Jan. 23, 2017 By Hannah Wulkan
Nearly 40 tenants who were notified in November that they were being evicted from an Astoria dormitory-style building are starting to fight back.
The tenants who live at the New York School of Urban Ministry, located at 31-65 46th Street, were notified around Thanksgiving that they would have to move out of their $400 to $500 per-month rooms by December 31.
The deadline has been extended until the end of January.
NYSUM wants to get rid of the tenants so it can lease the space to an operator that plans to set up a homeless shelter.
While about 12 residents have already moved out, most of the remaining tenants are planning to fight back with the help of the Legal Aid Society.
“We are close to filing a lawsuit against the New York School of Urban Ministry,” said Sateesh Nori, the attorney in charge of the Queens Branch of the Legal Aid Society.
The lawsuit, which is expected to be filed later this month, aims to prevent NYSUM from kicking them out.
Several local politicians have also gotten involved and have been in talks with the leaders of NYSUM.
NYSUM claims that it is not financially feasible to operate the building in its present dorm-style state. It claims it needs the additional funds that will come when it rents the building to the new operator.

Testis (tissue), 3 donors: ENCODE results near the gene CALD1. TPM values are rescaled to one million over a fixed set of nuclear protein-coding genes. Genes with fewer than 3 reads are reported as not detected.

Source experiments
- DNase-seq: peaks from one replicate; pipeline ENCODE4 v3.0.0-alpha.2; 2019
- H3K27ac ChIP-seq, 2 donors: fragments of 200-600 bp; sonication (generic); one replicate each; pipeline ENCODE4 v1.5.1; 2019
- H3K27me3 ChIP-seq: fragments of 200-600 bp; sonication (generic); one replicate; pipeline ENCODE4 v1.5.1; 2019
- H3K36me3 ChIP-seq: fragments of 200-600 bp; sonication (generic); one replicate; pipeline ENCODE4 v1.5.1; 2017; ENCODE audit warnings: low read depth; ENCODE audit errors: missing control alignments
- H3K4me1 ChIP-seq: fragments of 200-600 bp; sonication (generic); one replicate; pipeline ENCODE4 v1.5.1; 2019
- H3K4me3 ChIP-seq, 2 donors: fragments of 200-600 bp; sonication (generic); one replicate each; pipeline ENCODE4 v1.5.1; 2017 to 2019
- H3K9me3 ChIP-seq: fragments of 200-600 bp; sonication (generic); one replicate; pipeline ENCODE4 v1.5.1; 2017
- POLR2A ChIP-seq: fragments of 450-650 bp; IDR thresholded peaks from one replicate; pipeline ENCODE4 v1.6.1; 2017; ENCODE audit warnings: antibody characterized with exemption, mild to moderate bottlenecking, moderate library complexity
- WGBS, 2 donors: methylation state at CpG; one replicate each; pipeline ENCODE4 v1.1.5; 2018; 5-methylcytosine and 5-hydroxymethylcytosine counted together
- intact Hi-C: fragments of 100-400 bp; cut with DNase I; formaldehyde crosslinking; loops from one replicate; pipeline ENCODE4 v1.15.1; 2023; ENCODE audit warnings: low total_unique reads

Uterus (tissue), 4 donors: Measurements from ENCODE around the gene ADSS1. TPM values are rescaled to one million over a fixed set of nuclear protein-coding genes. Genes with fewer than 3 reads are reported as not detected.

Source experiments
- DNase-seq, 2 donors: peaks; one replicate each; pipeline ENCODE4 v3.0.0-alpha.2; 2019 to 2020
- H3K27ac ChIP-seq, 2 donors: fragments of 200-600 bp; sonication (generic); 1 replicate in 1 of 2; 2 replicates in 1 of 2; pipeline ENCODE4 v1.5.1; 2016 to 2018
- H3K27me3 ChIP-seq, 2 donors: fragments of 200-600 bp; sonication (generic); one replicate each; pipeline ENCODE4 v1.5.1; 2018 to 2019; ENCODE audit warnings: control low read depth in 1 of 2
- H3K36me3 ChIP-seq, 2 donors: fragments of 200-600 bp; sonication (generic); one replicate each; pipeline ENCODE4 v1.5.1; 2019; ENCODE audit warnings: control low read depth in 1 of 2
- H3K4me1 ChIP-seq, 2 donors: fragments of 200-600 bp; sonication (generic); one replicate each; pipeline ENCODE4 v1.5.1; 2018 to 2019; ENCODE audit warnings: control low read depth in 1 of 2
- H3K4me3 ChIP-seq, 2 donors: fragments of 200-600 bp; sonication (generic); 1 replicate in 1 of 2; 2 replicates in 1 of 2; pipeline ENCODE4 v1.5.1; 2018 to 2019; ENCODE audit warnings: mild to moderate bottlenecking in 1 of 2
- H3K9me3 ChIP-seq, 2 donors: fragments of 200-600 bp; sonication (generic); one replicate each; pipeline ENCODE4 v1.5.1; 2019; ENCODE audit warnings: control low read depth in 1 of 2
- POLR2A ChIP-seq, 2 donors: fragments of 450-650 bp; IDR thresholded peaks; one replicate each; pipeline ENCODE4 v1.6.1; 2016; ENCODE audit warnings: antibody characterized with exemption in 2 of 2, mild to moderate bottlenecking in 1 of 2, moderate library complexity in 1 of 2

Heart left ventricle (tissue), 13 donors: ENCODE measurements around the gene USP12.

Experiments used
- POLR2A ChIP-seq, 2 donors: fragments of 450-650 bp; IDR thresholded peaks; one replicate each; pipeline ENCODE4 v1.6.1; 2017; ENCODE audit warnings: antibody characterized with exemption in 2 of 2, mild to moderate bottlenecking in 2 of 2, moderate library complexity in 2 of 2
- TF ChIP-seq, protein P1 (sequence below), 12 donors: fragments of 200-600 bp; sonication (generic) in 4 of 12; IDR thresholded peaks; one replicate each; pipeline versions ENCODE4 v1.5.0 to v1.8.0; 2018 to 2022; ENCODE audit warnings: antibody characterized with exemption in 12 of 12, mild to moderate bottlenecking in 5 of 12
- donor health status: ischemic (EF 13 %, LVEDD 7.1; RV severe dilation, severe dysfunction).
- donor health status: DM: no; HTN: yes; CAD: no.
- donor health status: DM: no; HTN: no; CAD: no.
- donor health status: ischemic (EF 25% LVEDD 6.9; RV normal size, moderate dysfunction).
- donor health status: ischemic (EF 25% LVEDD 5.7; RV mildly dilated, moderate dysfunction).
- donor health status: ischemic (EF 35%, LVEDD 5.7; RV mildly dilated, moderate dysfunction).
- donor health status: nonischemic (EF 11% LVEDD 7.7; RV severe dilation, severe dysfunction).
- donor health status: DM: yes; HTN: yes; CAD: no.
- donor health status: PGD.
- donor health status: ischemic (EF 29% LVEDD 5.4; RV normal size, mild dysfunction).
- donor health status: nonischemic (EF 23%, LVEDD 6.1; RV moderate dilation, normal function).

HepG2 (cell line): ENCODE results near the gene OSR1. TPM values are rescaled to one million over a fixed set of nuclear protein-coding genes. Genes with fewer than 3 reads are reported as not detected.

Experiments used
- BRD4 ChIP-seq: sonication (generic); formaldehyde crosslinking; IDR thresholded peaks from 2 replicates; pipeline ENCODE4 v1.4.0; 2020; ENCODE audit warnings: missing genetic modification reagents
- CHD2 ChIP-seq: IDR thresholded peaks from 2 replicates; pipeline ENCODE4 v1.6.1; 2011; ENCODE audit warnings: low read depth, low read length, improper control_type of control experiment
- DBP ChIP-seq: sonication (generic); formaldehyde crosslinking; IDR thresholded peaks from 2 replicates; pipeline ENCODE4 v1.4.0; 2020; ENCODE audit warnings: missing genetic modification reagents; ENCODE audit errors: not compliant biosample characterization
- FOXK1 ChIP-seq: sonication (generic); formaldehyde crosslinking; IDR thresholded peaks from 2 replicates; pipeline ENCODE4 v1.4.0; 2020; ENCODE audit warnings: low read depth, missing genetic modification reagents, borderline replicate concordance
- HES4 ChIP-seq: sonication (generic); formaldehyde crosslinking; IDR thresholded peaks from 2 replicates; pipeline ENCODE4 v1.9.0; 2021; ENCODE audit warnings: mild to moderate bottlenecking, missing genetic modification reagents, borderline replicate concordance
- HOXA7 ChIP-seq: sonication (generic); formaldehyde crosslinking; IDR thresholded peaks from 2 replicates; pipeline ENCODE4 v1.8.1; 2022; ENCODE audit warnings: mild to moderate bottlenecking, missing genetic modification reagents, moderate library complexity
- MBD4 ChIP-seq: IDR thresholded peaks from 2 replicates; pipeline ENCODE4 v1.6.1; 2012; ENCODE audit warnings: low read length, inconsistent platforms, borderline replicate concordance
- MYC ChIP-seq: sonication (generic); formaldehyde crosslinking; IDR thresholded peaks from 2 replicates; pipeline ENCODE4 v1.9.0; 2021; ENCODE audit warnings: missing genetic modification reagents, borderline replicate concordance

Some of the tenants are concerned that by going into battle with NYSUM they might get tangled up in a legal dispute that could hamper their ability to find housing elsewhere. They fear that prospective landlords will find out about the dispute and then deny them housing.
State Senator Michael Gianaris, upon learning of these fears, plans to introduce legislation that would stop landlords from blacklisting tenants who have been involved in legal disputes with their landlords.
One of the primary concerns NYSUM residents expressed, according to Gianaris, was that they would be blacklisted and unable to find housing in the future if they stood up for their rights as tenants in court, whether they won or lost.
The blacklisting legislation would make it illegal for landlords to refuse to rent to tenants because of their previous involvement in a tenant-landlord dispute.
It would also give the affected tenant the ability to file a complaint through the state division of human rights that could result in civil damages, according to Gianaris’ office.
“Too many residents get the short end of the stick simply by asserting their legal rights. We cannot allow unscrupulous landlords to discriminate against tenants who are simply fighting to keep a roof over their heads,” Gianaris said in a statement.